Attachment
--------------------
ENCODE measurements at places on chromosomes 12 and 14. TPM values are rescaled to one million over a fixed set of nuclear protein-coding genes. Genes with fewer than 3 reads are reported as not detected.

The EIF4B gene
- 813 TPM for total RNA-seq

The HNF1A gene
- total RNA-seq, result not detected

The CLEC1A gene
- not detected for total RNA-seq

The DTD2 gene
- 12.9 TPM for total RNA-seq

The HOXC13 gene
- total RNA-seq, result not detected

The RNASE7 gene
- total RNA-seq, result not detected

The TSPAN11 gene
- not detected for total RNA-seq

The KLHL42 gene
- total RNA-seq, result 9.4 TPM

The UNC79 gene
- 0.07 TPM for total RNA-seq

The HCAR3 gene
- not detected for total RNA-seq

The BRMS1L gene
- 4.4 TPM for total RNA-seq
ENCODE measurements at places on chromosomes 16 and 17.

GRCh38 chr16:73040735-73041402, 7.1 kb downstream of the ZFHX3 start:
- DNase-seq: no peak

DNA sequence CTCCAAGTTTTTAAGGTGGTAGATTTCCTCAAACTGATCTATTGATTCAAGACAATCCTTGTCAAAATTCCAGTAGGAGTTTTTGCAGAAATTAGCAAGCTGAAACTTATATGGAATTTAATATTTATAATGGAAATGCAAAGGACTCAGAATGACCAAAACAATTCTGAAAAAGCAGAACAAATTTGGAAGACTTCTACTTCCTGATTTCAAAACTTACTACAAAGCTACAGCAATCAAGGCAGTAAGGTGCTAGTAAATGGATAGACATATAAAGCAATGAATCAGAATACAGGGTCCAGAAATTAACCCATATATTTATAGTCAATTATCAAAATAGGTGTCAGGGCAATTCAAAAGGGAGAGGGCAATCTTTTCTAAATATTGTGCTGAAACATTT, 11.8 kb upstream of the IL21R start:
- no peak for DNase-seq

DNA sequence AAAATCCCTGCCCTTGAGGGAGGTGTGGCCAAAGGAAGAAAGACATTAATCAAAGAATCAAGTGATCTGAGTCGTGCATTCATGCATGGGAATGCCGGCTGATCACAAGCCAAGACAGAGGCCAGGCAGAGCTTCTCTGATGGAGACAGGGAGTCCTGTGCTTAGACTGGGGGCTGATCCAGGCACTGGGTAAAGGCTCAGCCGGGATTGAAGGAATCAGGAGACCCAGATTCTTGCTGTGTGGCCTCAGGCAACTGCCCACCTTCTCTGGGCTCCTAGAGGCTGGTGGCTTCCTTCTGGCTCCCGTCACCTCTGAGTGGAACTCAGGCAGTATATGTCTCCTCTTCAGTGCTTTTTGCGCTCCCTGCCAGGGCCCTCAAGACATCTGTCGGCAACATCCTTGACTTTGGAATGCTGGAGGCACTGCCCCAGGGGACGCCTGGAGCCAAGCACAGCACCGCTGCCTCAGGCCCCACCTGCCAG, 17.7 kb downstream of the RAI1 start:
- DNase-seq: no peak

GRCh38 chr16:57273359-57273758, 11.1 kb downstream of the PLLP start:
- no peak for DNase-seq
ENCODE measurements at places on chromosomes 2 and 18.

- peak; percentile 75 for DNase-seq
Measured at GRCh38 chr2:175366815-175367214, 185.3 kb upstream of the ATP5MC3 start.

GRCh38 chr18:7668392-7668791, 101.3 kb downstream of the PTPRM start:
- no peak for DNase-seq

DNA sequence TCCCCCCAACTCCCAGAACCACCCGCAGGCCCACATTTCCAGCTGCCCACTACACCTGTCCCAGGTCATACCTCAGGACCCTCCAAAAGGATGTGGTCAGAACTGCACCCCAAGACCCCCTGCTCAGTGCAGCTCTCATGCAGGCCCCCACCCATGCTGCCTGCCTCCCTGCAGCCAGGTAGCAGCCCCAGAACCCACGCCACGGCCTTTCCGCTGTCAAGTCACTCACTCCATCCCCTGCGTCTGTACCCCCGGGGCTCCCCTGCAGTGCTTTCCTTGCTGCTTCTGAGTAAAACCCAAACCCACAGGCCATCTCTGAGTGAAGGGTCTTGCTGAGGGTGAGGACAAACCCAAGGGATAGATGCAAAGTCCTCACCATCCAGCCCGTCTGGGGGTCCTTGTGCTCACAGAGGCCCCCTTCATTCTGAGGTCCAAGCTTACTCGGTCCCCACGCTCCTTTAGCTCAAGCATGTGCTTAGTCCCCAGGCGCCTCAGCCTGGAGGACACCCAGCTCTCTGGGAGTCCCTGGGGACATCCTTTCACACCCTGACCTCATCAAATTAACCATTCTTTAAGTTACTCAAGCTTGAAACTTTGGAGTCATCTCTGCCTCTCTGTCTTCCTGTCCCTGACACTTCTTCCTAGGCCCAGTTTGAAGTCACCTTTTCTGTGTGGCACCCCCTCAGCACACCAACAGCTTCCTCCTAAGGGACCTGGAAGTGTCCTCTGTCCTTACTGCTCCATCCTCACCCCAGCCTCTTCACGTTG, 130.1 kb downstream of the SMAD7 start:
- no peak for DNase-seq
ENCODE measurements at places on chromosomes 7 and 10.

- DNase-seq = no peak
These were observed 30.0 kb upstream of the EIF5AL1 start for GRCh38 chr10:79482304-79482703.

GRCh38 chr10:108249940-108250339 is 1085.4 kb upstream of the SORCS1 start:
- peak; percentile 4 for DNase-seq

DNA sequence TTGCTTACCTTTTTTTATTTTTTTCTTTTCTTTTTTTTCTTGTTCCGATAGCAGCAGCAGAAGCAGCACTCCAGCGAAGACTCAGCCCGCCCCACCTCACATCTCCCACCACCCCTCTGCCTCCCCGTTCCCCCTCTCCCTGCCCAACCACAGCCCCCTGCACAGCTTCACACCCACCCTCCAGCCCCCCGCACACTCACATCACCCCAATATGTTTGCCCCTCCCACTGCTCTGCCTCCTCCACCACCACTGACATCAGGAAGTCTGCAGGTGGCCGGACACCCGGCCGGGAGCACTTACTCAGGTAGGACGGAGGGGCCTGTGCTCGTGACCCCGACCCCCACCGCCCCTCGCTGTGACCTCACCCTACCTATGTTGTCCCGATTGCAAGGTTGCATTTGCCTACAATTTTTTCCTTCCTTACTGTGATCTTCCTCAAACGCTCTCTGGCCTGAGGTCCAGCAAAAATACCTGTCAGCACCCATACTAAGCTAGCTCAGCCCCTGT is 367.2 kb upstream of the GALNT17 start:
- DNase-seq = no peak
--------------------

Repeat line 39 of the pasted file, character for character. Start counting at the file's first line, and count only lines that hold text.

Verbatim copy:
- no peak for DNase-seq